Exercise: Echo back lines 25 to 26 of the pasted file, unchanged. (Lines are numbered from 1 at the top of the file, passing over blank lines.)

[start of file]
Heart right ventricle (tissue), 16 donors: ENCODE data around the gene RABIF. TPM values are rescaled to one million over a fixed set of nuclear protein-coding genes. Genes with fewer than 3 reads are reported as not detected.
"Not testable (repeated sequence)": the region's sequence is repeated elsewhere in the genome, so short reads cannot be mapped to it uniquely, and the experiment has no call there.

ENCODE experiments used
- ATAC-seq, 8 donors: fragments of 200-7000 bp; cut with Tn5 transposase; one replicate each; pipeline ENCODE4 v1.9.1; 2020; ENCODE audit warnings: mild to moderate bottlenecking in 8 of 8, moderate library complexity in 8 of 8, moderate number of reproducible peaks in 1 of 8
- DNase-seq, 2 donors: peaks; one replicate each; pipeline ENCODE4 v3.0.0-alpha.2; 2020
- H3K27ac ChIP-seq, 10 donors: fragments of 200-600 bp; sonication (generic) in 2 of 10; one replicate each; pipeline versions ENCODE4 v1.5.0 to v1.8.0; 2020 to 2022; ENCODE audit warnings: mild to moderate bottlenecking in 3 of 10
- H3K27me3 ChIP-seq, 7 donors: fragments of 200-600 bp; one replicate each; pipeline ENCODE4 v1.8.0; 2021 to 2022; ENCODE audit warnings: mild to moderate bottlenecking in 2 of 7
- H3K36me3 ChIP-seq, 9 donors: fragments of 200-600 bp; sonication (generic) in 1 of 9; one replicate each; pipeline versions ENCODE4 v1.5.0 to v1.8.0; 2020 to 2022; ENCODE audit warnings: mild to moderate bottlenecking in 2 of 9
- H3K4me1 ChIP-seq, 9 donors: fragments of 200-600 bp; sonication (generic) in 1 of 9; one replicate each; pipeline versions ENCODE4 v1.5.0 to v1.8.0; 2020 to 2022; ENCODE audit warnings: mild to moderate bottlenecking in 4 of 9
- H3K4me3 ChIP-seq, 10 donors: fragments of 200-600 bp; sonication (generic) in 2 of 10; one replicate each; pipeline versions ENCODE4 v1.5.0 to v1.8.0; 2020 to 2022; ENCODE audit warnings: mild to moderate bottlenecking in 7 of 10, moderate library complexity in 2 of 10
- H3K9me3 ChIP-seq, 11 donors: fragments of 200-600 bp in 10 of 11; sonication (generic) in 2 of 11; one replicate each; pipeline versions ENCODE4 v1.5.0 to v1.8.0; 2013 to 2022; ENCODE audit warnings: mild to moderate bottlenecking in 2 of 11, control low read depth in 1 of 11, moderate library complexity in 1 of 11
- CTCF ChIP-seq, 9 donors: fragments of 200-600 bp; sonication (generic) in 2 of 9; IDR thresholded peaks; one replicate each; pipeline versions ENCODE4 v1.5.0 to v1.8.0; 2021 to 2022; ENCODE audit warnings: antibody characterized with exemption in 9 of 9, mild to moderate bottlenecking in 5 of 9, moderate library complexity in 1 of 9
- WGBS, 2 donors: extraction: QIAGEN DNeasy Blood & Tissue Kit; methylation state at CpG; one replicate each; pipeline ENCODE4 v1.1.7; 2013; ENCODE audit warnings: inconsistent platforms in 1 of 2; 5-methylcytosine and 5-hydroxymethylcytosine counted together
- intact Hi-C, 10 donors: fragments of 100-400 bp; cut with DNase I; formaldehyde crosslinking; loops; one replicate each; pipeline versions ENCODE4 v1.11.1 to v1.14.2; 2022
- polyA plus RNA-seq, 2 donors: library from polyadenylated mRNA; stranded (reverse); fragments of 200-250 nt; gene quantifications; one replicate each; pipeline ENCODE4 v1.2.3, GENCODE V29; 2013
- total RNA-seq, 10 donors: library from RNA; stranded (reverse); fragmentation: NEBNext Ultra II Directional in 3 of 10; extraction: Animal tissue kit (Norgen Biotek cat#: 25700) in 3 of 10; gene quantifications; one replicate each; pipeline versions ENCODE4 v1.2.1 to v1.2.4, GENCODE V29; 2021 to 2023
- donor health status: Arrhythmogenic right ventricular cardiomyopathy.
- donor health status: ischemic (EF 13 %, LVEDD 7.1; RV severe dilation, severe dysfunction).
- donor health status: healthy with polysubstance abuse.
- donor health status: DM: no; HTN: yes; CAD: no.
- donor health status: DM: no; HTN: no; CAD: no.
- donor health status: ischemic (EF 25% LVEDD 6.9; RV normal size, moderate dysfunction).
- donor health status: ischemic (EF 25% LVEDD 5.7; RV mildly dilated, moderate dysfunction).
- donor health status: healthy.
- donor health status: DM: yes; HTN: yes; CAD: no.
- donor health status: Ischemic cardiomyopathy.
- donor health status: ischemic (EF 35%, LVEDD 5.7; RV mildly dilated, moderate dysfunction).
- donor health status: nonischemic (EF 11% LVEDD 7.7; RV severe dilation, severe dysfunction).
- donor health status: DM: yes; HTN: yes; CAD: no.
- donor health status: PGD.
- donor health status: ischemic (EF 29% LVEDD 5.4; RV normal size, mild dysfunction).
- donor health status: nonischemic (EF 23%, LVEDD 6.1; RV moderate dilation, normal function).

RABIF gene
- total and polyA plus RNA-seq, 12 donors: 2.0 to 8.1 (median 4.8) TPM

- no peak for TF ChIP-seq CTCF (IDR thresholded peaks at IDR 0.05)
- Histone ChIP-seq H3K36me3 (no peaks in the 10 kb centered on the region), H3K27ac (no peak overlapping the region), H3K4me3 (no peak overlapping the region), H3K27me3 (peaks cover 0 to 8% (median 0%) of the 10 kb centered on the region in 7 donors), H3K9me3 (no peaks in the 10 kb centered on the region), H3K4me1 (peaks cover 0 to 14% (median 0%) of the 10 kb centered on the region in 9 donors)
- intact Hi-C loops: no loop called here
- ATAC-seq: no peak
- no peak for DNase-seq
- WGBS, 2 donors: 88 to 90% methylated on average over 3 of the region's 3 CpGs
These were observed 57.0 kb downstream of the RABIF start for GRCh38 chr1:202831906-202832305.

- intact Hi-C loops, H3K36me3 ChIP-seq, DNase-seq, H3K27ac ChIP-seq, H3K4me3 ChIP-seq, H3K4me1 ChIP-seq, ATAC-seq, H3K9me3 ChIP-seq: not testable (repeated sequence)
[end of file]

- donor health status: DM: yes; HTN: yes; CAD: no.
- donor health status: Ischemic cardiomyopathy.